Some may not agree with this style of workout, that is ok. This guide is more meant for the nutrition side, and this workout is just a bonus. At the end of the day whatever fits your lifestyle the best is what you should go with (excluding laying on the couch snacking).

Workout Day 1 (Monday by Default)

Barbell Back Squats

Warmups:

Foam Roller (crucial)
5-6 reps of 40% of your 1 Rep Max
5-6 reps of 60% of your 1 Rep Max

Worksets:

Set 1: Pick a weight you can do 5 reps with, and would fail on the 6th rep. This will most likely be trial and error, make sure you have a workout log.
Set 2: Remove 10% of above weight, go for 6 reps
Set 3: Remove 10% of above weight, go for 7 reps
Set 4: Remove 10% of above weight, go for 8 reps

The 10% is a rough estimate, round up or down.

Here is an example from my own experiences:
Foam Rolled for 5 minutes
Goblet squat stretched for a minute
5 reps of 135 lbs
5 reps of 165 lbs

Then my worksets:
250lbs x 5
225lbs x 6
205lbs x 7
185lbs x 8

Romanian Deadlifts (Straight legged deadlifts)

Worksets:

Set 1: Pick a weight you can do 10 reps with and get a good stretch in the hamstrings.
Set 2: Same weight, 10 reps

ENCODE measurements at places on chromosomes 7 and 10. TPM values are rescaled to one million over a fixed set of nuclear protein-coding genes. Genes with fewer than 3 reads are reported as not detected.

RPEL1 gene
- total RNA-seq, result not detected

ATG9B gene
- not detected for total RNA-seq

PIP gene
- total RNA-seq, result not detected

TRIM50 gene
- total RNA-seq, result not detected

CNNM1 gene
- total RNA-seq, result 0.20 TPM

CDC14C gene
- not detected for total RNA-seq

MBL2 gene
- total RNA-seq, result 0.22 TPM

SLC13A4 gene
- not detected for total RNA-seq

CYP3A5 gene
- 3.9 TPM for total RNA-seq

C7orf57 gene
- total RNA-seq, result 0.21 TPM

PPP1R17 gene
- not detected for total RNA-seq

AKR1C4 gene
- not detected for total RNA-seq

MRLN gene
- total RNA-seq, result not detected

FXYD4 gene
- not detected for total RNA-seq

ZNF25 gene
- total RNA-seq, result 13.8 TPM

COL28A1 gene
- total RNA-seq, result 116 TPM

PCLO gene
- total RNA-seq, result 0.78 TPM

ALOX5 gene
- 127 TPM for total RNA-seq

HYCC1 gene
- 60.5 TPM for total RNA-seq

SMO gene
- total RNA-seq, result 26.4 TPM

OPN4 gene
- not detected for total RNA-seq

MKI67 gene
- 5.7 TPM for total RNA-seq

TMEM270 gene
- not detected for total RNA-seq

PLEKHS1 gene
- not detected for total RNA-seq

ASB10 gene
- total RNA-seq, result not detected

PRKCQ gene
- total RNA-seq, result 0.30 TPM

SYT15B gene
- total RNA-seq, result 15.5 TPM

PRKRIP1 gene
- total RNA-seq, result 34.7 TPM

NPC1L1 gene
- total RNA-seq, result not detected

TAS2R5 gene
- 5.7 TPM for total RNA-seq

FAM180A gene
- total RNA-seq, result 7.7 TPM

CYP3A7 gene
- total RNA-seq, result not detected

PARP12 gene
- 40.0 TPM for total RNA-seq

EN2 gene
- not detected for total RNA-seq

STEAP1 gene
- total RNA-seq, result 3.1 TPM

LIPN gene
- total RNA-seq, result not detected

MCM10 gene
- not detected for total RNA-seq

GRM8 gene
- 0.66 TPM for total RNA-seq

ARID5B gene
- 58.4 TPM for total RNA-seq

Set 3: Same weight, 10 reps

Standing Calf Raises

Worksets:

Set 1: Pick a weight you can do 15 reps with
Set 2: Same weight, 15 reps
Set 3: Same weight, 15 reps

Workout Day 2 (Wednesday by Default)

Bench Press

Warmups:

5-6 slow reps with just the bar. Get your form tight, pretend the bar is stacked with weight
5-6 reps of 40% of your 1 Rep Max
5-6 reps of 60% of your 1 Rep Max

Worksets:

Set 1: Pick a weight you can do 5 reps with, and would fail on the 6th rep.
Set 2: Remove 10% of above weight, go for 6 reps
Set 3: Remove 10% of above weight, go for 7 reps

Incline Dumbbell Press

Worksets:

Set 1: Pick a weight you can do 8 reps with and fail on 9th
Set 2: Same weight, go for 8 reps, hope for 7-8
Set 3: Same weight, go for 7 reps, hope for 6-7

Pushups (Bodyweight)

Tyson 15 Style

So for these, itís like a "finisher" for your chest. You are done when you collapse. And you will.
Get a mat, and place it near a wall. Get down, do a proper full pushup (Chest and nose to floor). Get back up, walk to the wall and touch it. Go back, get back down, do two pushups.

Itís called "Tyson 15" because the goal is to do 15 rounds of this. If you are able to complete 15 rounds, thatís 120 pushups with very minimal rest (just the couple seconds to get up and touch a wall).
I can get to around middle of 11th round fresh... but after the above exercises I collapse in the beginning of round 8. So essentially, keep going until you cannot do anymore pushups without cheating / collapsing. Then you can go home

Workout Day 3 (Friday by Default)

Deadlifts

Warmups:

Foam Roller (crucial)
5-6 reps of 40% of your 1 Rep Max
4-5 reps of 60% of your 1 Rep Max